October 4 lecture: A Rising Tide Lifts All Bytes

A rising tide lifts all bytes: marine energy R&D at the Pacific Marine Energy Center

Humanity has been harnessing tidal power for more than 1,000 years, and producing electricity from tides for more than 100 years. Tidal electricity generation is greenhouse gas-free, eminently predictable, sub-sea surface, and often co-located with demand; yet tidal power has seen slower adoption and deployment than other renewables such as wind or solar power. In this talk, Dr. Benjamin Maurer will share what the Pacific Marine Energy Center is doing to address the remaining key challenges in tidal power and how that R&D plays into the changing market landscape for marine energy. From autonomous subsea robotics to underwater data centers, he’ll cover the promise and potential pitfalls of this renewable energy resource.

Benjamin Maurer headshot

Maurer is the Associate Director of the Pacific Marine Energy Center, a multi-university consortium dedicated to the responsible advancement of ocean energy technologies, and a researcher at the University of Washington’s Applied Physics Laboratory. He works closely with undergraduate and graduate students, startups, large corporations, regulators, government clients, and other stakeholders to address key challenges in harvesting power from the waves, tides, currents, and offshore winds. Maurer’s prior work includes positions supporting a $100M/yr US Department of Energy portfolio of ocean technology technology awards; conducting fluid dynamics experiments at the University of Cambridge GK Batchelor Laboratory; and piloting ROVs for the National Marine Fisheries Service. He holds a PhD in Oceanography from Scripps Institution of Oceanography, an MS in Engineering Sciences from UC, San Diego, and undergraduate degrees in Biology and Philosophy also from UCSD. He is an avid surfer, swimmer, and research diver.

Download the event flyer

The Sustainable Futures Speaker Series at Humboldt State creates interdisciplinary discussion, debate, and collaboration around issues related to energy, the environment, and society. Fall 2018 lectures are held on Thursdays from 5:30-7 pm in HSU Siemens Hall 108. For details on upcoming events or to request accessibility accommodations, visit our series events page or call (707) 826-4345.

From the fellows: Anamika Singh

Anamika Singh headshot

I am second year graduate student in the Energy, Technology and Policy program here at HSU. I am also a recipient of Blue Lake Rancheria fellowship for clean energy studies and a graduate research assistant at the Schatz Center. My primary interest lies in providing electricity access to rural communities through renewable energy technologies. I am writing my thesis on identifying the techno-economic feasibility of solar water pumping for public facilities in rural parts of Nigeria. At the Center, I am working on the development of a quality assurance framework for these systems, to provide guidance for gathering necessary data, assessing the hydro-geologic conditions, and designing an off-grid groundwater extraction and delivery system.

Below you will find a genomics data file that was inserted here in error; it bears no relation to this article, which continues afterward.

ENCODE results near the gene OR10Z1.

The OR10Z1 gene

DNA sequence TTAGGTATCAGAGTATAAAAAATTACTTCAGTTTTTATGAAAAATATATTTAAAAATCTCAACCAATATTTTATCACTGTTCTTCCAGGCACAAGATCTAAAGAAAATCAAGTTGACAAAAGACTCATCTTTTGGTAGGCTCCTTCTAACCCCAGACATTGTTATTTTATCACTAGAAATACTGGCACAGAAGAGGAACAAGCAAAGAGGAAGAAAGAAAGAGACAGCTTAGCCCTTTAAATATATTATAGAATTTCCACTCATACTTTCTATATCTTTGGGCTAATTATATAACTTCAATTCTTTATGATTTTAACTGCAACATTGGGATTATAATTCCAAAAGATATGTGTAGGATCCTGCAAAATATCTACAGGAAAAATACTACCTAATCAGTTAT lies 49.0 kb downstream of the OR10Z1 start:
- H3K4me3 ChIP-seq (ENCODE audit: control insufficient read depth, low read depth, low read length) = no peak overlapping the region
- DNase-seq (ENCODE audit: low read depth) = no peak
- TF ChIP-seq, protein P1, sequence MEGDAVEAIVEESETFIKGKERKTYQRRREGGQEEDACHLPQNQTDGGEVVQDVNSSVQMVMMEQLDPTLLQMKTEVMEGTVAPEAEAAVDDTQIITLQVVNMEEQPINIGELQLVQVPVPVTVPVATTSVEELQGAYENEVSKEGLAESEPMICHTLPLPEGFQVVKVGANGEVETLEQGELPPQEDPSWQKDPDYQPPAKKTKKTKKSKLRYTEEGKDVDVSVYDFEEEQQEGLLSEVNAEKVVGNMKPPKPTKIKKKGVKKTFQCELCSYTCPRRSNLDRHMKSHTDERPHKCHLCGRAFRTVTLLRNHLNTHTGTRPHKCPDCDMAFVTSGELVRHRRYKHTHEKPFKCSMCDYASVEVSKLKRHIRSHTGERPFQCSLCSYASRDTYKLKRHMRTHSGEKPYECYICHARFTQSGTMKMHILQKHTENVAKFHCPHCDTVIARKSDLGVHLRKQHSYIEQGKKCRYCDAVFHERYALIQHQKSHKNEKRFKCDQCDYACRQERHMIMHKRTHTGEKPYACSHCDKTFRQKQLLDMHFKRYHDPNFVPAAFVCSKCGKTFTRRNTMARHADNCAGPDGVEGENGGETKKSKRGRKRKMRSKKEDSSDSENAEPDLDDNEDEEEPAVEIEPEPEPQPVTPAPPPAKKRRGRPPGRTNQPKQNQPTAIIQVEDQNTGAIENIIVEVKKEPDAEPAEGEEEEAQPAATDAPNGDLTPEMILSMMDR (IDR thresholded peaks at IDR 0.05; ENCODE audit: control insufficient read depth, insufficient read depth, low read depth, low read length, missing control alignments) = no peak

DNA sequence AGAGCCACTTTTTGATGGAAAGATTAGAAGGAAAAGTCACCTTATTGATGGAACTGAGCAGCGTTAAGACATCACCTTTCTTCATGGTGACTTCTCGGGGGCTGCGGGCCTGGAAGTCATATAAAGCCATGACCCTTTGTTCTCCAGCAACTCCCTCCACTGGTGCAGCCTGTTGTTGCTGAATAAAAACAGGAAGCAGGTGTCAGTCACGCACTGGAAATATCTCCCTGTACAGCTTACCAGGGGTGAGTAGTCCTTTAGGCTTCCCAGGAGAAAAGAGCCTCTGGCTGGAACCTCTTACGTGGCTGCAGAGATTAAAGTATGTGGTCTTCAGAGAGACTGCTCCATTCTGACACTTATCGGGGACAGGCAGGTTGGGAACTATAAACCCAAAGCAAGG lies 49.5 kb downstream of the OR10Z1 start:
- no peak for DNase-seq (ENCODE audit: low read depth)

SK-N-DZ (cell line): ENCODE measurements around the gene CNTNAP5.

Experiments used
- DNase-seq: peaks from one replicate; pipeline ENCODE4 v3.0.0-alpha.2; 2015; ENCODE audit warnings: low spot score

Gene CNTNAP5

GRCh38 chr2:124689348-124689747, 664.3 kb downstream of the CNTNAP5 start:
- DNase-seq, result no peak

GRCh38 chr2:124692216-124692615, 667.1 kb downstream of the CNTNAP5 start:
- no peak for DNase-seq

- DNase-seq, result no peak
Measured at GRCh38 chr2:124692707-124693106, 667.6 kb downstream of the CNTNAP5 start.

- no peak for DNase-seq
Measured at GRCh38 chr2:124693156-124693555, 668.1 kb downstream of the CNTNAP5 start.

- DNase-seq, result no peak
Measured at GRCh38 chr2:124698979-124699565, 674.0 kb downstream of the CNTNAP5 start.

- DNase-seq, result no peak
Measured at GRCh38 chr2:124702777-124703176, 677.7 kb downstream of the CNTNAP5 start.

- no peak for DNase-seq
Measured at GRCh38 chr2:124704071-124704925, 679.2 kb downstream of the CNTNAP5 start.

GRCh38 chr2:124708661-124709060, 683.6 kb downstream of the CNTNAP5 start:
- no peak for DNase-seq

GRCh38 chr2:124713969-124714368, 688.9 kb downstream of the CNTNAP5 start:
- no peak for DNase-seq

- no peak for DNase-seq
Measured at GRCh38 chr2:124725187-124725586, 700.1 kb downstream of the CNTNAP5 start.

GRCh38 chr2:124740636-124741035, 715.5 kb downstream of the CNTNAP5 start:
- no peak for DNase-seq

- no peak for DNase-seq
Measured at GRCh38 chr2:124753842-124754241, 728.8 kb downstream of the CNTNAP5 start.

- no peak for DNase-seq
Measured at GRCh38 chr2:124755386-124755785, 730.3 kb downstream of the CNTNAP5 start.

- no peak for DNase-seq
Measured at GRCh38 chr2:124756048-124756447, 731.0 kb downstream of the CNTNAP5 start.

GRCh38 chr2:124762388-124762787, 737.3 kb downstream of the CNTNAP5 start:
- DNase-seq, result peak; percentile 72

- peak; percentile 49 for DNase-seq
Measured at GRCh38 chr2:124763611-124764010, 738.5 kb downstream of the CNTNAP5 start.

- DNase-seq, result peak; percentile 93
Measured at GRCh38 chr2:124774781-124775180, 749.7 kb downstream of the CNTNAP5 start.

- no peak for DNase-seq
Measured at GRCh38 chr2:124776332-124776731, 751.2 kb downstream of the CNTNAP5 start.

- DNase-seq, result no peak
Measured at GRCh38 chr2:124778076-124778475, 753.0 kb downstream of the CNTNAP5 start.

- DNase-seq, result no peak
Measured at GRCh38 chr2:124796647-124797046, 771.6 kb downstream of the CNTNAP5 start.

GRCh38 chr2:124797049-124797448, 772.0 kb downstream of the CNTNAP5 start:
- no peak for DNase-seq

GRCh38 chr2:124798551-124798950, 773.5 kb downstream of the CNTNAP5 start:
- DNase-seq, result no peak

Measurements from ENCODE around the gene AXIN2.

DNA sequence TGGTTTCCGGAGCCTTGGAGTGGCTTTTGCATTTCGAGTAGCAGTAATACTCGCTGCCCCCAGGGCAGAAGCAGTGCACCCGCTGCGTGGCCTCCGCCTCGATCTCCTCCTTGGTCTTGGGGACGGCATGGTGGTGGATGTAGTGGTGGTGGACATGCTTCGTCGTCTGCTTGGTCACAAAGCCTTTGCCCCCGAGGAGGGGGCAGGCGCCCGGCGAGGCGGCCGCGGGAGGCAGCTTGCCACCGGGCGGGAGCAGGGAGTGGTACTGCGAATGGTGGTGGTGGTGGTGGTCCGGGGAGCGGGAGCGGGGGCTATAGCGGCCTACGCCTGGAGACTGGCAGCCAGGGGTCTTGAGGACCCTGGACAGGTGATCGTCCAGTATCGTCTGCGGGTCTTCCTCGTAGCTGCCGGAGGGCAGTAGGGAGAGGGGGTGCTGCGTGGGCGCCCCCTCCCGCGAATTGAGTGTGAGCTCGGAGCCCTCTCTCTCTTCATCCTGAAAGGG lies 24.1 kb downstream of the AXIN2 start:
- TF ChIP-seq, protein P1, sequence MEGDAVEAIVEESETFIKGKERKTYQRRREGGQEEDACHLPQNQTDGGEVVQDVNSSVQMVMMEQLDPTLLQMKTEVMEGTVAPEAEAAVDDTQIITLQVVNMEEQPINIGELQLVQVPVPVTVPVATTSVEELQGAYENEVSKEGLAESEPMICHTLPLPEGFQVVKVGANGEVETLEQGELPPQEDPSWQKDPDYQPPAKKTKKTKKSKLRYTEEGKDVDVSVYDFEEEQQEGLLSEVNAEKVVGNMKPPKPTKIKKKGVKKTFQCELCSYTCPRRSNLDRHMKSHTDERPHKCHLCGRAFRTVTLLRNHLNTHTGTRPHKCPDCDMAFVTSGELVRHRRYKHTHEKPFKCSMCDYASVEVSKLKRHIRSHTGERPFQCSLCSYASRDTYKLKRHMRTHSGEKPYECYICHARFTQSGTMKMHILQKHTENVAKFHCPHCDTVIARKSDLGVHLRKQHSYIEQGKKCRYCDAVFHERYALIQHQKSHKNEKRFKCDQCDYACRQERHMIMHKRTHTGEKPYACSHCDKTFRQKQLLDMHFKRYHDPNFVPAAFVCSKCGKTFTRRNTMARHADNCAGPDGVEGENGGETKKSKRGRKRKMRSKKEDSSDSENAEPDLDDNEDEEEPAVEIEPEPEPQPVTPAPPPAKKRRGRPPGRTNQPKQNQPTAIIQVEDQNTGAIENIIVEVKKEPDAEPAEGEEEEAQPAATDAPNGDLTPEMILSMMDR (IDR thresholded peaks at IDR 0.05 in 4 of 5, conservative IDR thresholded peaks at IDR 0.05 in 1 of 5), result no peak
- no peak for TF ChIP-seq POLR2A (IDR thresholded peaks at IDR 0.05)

Before coming to HSU, I worked as a project engineer with the Bureau of Energy Efficiency, Government of India. My work primarily revolved around promoting energy efficiency in small and large industries and appliances. This summer, I began research at the Lawrence Berkeley National Laboratory focused on identifying the electrification potential for heavy industries, including cement, iron, and steel, in India. The project aims to identify the parity price at which electrification via renewable energy technologies can become feasible – with the end goal of reducing coal demand and mitigating CO2 emissions.

~ Anamika Singh

Electrifying transportation at HSU

Two cars, with the fuel lines crossing over each other, charge beneath redwoods

HSU’s first electric vehicle station has already provided 60 “charge ups” in the month since fall semester began. Vehicles charged for an average of 2 hours, obtaining an average of 8 kWh of energy, up to a maximum of 31 kWh — and there were 16 times where the primary EV and the ADA parking spot were charging simultaneously.

Since the EV station was installed in early May, it has provided 126 charge ups, that powered 3,600 miles of travel, and avoided the combustion of 117 gallons of gasoline and the emission of 800 kg of CO2e.*